The intensity of de-Christianisation lessened with the Directory as the governing power, but a lot of anti-Christian mentality lived on, so their freedoms were still heavily restricted up until the rise of Napoleon Bonaparte who formally ended the de-Christianisation period in 1799.
The Rise of Emperor Napoleon I
I find Napoleon a fascinating figure, despite his many flaws.
He was well-read and very familiar with philosophy and Greco-Roman history. He admired figures such as Alexander the Great, Julius Caesar, Rousseau, and Voltaire—and this became very apparent in his career. He was an intelligent, ruthless, and charismatic guy, and there’s a lot to say about him, so I’ll try and keep it to his influence on Christianity and his social reforms.
Though he was himself more of a sceptic-agnostic, he believed in religious liberty and understood that religion was a powerful institution that could enforce moral behaviour and social stability.
He understood that only the Catholic religion stirred the emotions of the people, could effectively mend the religious divisions of the revolution and support the authority of the new regime.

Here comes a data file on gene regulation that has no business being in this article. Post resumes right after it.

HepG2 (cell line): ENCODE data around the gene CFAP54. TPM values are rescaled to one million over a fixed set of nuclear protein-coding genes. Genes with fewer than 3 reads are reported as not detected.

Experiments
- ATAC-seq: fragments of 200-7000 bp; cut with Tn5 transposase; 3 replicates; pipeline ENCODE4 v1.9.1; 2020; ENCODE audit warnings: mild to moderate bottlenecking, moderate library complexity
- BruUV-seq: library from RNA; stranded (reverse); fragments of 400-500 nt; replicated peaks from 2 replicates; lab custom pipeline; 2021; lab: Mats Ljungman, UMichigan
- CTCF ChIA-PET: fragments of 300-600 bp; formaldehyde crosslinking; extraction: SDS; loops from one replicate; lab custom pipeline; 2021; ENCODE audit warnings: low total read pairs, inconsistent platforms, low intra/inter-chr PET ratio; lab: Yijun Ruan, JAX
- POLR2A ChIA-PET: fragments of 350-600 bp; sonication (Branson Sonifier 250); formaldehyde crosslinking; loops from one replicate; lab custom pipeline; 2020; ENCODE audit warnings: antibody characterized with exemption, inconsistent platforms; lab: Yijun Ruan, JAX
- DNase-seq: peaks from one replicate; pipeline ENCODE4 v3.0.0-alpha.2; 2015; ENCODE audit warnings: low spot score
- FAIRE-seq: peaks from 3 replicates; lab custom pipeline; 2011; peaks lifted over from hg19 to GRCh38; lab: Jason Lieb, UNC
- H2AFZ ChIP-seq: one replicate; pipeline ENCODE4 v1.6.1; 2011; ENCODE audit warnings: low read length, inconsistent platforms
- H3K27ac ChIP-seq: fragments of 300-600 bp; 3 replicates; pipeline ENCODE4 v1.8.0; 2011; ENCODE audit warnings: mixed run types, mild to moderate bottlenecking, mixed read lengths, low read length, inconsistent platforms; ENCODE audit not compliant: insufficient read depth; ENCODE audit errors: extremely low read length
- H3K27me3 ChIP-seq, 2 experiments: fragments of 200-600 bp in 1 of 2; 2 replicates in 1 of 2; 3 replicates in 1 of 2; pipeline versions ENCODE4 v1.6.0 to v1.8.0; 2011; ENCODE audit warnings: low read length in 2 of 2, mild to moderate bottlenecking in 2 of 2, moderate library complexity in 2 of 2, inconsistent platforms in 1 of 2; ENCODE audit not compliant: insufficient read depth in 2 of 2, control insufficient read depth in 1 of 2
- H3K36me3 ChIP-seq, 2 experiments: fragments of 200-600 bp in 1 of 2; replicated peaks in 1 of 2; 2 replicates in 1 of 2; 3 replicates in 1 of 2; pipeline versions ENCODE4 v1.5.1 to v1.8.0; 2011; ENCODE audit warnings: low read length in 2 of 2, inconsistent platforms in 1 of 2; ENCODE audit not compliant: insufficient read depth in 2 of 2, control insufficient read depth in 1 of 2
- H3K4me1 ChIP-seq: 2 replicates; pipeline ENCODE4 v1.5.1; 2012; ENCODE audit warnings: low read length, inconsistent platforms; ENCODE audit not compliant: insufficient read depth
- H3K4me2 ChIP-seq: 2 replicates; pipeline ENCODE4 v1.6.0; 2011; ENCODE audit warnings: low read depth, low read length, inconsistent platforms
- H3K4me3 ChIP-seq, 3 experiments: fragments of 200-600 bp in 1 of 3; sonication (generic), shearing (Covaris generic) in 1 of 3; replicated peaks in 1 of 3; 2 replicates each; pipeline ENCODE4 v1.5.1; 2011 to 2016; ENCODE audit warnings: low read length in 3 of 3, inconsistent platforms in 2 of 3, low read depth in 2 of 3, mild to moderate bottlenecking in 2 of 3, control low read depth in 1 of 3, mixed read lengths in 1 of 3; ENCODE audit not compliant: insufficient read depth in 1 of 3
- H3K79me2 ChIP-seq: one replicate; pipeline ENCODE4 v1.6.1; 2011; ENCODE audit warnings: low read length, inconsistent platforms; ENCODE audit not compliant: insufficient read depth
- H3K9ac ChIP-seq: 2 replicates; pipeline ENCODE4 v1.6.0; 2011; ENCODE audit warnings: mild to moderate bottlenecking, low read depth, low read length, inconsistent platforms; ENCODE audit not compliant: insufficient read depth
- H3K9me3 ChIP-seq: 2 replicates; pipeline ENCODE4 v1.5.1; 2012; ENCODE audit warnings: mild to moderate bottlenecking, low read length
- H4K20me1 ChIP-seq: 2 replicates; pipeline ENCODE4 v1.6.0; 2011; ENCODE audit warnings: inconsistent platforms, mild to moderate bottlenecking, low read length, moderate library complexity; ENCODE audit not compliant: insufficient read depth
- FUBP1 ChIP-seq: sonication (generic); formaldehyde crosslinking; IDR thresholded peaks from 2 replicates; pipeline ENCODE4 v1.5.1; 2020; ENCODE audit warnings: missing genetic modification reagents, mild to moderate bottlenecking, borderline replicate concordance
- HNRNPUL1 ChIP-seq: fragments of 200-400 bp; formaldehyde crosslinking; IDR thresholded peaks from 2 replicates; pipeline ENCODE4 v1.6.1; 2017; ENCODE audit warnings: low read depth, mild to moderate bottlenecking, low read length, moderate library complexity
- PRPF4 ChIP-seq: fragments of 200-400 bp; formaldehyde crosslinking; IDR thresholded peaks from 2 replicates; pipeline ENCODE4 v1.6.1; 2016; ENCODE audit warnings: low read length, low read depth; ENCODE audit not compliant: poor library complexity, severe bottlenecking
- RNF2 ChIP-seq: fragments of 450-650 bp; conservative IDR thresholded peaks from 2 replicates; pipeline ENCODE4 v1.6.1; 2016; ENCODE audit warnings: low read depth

He only intended to restore Catholicism to a certain extent, not bring it back up to its Ancien Regime privileges. This was made obvious in the Concordat of 1801, in which Catholicism is referred to as the religion of the majority of the French, not the state religion. The concordat reversed many of the anti-clerical revolutionary laws passed during the Revolution and reestablished Catholicism’s distinguished religious position amongst the French.
This was good for Napoleon as well, as he used the concordat to gain popularity amongst French Catholics, in many respects.
It included the Organic Articles. The Church didn’t like these, but they were passed anyway, allowing the state to monitor Catholic and Protestant activities. As his empire expanded, France took possession of many Protestant-majority areas. Napoleon had a favourable attitude towards Protestantism.